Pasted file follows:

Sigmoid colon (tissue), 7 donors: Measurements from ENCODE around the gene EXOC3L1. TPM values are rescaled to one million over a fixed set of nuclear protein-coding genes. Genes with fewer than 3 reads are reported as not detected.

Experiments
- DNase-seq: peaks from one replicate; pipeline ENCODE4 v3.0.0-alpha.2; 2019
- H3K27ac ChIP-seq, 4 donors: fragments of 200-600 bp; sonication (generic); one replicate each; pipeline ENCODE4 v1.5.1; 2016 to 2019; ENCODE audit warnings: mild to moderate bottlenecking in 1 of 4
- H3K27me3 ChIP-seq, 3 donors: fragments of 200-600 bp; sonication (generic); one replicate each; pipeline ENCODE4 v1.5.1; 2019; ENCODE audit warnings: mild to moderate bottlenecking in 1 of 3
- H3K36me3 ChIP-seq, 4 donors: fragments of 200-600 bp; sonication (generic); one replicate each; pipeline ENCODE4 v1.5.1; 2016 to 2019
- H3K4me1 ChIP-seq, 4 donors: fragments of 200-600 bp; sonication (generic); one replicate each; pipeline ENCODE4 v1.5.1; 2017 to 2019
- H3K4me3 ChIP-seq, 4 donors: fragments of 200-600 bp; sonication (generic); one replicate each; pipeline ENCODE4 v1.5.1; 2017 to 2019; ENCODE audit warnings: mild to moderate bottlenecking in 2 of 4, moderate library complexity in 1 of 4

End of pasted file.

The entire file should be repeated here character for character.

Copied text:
Sigmoid colon (tissue), 7 donors: Measurements from ENCODE around the gene EXOC3L1. TPM values are rescaled to one million over a fixed set of nuclear protein-coding genes. Genes with fewer than 3 reads are reported as not detected.

Experiments
- DNase-seq: peaks from one replicate; pipeline ENCODE4 v3.0.0-alpha.2; 2019
- H3K27ac ChIP-seq, 4 donors: fragments of 200-600 bp; sonication (generic); one replicate each; pipeline ENCODE4 v1.5.1; 2016 to 2019; ENCODE audit warnings: mild to moderate bottlenecking in 1 of 4
- H3K27me3 ChIP-seq, 3 donors: fragments of 200-600 bp; sonication (generic); one replicate each; pipeline ENCODE4 v1.5.1; 2019; ENCODE audit warnings: mild to moderate bottlenecking in 1 of 3
- H3K36me3 ChIP-seq, 4 donors: fragments of 200-600 bp; sonication (generic); one replicate each; pipeline ENCODE4 v1.5.1; 2016 to 2019
- H3K4me1 ChIP-seq, 4 donors: fragments of 200-600 bp; sonication (generic); one replicate each; pipeline ENCODE4 v1.5.1; 2017 to 2019
- H3K4me3 ChIP-seq, 4 donors: fragments of 200-600 bp; sonication (generic); one replicate each; pipeline ENCODE4 v1.5.1; 2017 to 2019; ENCODE audit warnings: mild to moderate bottlenecking in 2 of 4, moderate library complexity in 1 of 4